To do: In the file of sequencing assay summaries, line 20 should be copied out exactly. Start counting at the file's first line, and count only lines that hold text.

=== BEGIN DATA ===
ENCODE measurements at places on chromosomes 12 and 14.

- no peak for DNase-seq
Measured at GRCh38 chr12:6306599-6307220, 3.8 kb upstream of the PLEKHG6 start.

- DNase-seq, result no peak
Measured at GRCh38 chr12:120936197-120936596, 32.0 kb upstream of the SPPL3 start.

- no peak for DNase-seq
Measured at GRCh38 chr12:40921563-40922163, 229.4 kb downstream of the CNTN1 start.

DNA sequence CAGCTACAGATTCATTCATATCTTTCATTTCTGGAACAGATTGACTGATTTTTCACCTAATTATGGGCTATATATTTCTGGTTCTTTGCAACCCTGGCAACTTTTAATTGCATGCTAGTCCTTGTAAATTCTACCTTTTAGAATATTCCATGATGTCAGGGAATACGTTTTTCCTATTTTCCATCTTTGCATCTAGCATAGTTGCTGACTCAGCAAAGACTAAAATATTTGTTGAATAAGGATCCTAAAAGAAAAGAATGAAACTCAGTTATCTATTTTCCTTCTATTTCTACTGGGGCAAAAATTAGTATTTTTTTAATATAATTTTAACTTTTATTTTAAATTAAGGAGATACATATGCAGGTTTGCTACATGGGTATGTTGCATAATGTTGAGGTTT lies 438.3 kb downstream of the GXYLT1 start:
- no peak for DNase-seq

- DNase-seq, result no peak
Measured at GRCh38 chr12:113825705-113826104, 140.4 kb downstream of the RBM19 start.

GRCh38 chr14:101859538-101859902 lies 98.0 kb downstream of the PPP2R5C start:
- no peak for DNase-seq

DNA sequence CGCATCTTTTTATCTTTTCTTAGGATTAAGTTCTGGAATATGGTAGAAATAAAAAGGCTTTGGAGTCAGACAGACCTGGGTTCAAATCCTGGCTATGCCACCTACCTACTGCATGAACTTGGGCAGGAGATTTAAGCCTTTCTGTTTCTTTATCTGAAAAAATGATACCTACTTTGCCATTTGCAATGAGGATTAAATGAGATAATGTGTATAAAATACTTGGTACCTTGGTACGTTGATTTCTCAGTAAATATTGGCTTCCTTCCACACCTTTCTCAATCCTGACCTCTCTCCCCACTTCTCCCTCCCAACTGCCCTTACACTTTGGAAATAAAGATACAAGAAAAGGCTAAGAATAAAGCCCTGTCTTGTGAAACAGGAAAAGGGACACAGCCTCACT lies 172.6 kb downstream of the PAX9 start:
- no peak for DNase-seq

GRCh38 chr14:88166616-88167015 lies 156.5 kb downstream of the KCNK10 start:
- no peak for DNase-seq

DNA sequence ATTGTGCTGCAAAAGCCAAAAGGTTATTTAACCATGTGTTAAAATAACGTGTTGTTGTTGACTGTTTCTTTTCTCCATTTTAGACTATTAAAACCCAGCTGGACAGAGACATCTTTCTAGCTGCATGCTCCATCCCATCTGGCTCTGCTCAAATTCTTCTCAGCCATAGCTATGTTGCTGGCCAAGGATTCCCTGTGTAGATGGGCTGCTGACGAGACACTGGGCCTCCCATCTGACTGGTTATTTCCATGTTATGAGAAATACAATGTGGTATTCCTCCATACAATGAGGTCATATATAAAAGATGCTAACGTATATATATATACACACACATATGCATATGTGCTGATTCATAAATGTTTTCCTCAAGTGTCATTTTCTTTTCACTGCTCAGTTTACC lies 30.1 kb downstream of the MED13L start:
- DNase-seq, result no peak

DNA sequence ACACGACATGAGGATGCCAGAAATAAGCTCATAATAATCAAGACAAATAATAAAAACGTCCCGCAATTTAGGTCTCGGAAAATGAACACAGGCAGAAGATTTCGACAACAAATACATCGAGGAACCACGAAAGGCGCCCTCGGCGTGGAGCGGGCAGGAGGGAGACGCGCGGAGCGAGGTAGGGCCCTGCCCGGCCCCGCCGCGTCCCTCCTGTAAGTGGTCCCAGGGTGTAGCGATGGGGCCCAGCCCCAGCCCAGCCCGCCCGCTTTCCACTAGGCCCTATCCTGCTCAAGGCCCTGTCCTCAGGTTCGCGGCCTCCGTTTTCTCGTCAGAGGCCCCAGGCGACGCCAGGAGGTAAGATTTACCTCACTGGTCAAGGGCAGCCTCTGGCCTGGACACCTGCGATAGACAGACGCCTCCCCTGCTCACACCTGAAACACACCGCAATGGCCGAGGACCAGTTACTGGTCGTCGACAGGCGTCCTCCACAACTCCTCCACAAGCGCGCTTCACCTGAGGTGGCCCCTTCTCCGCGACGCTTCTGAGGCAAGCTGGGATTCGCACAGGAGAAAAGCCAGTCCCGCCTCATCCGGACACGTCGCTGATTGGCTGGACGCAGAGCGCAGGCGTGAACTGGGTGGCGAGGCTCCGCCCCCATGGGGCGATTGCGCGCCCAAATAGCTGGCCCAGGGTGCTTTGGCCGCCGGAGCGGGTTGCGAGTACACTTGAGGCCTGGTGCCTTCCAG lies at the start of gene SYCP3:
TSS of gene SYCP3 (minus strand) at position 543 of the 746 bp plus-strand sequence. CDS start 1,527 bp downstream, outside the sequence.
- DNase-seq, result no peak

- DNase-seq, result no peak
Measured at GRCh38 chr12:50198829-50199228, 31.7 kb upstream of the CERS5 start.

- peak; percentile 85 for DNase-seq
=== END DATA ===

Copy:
DNA sequence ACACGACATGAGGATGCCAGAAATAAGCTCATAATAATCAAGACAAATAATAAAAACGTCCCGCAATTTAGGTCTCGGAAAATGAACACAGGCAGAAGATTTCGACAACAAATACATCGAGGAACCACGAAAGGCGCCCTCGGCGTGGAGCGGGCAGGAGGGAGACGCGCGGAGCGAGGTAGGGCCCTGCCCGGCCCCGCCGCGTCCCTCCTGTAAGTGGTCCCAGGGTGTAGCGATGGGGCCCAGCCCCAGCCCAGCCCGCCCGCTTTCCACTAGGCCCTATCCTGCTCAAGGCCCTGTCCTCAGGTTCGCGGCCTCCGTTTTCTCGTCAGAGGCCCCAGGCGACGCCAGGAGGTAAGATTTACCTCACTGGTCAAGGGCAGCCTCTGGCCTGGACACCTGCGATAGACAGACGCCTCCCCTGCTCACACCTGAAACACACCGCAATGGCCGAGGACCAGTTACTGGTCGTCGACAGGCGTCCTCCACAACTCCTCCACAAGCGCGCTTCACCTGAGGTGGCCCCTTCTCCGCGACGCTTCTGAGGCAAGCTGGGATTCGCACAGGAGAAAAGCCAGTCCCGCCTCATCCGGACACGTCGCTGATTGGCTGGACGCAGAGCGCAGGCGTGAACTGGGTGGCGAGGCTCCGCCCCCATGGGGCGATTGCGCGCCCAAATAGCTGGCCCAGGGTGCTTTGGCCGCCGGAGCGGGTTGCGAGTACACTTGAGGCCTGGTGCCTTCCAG lies at the start of gene SYCP3: